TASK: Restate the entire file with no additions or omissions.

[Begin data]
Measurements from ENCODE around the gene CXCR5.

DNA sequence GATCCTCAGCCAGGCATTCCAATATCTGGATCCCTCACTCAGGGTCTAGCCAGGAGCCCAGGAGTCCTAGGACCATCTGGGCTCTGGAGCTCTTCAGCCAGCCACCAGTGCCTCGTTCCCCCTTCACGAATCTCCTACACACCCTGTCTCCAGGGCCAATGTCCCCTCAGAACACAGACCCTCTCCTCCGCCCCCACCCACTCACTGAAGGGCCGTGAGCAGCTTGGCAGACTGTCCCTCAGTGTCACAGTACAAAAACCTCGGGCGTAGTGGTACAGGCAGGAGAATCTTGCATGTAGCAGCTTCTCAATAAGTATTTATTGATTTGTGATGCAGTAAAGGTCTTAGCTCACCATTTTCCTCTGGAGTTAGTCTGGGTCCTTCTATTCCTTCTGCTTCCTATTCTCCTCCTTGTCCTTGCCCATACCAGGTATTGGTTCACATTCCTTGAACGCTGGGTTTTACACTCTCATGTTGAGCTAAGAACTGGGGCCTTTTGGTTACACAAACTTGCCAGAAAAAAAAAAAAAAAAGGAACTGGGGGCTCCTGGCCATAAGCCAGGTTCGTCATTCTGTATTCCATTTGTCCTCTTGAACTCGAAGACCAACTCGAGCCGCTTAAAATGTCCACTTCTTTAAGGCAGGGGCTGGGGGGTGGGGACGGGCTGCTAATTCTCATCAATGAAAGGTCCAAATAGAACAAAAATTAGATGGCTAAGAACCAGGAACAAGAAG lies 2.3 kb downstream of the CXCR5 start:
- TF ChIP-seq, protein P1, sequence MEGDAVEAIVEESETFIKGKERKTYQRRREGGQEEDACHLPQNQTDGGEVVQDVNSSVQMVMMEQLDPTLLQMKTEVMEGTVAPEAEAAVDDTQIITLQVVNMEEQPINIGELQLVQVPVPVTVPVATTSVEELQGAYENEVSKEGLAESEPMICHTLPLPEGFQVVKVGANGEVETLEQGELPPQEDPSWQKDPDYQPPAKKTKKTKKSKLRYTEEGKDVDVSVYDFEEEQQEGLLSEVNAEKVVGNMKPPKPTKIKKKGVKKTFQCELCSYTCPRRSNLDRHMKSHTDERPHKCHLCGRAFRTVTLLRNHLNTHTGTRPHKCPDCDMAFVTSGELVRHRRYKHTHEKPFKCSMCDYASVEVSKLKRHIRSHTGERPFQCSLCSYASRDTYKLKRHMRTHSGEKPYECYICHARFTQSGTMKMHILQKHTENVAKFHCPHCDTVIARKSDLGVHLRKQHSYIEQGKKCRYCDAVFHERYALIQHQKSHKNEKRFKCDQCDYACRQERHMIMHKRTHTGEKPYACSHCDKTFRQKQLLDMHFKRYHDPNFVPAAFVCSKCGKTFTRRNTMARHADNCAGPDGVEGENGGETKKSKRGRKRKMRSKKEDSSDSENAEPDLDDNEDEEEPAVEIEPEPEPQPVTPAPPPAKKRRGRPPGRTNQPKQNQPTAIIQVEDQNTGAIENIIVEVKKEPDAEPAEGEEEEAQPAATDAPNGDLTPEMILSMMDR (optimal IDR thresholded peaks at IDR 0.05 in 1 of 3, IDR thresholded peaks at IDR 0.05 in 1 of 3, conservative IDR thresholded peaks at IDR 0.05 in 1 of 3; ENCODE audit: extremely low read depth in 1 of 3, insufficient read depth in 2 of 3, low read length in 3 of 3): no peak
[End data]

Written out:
Measurements from ENCODE around the gene CXCR5.

DNA sequence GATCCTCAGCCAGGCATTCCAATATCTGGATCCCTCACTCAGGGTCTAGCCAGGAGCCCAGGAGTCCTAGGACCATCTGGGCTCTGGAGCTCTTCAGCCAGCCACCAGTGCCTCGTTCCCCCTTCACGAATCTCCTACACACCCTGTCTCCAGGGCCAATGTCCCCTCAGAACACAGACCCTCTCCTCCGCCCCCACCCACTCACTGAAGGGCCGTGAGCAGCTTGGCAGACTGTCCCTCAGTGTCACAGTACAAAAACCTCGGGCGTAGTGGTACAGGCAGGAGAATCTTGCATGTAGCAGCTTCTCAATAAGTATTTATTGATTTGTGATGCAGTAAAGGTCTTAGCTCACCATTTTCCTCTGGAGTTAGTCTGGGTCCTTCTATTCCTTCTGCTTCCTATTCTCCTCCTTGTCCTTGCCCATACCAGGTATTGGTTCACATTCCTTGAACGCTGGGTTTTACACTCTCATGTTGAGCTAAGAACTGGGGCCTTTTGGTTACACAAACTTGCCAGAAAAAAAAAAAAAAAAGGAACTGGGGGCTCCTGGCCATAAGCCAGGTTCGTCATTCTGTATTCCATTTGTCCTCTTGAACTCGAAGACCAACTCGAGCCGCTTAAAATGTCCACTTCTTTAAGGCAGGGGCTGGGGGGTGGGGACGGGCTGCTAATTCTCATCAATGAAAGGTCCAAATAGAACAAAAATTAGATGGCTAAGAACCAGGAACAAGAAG lies 2.3 kb downstream of the CXCR5 start:
- TF ChIP-seq, protein P1, sequence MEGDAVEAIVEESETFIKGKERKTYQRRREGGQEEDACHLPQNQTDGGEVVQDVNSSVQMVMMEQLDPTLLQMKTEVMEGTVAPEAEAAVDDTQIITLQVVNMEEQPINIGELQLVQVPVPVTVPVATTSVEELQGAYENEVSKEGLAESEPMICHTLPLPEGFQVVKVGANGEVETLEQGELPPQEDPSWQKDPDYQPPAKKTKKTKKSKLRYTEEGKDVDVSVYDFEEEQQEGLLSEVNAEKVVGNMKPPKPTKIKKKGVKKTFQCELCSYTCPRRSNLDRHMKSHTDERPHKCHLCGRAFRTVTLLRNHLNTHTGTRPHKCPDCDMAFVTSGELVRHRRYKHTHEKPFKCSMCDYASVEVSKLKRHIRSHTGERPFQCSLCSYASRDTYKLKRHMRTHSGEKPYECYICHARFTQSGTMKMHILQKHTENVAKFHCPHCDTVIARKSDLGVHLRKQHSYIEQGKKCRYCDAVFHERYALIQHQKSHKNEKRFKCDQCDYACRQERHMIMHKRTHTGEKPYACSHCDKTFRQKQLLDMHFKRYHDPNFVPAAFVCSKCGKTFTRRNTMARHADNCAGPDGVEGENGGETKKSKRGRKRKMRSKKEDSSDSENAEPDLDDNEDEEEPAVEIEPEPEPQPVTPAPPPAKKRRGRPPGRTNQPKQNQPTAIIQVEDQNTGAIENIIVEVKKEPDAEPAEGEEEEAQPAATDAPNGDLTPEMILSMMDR (optimal IDR thresholded peaks at IDR 0.05 in 1 of 3, IDR thresholded peaks at IDR 0.05 in 1 of 3, conservative IDR thresholded peaks at IDR 0.05 in 1 of 3; ENCODE audit: extremely low read depth in 1 of 3, insufficient read depth in 2 of 3, low read length in 3 of 3): no peak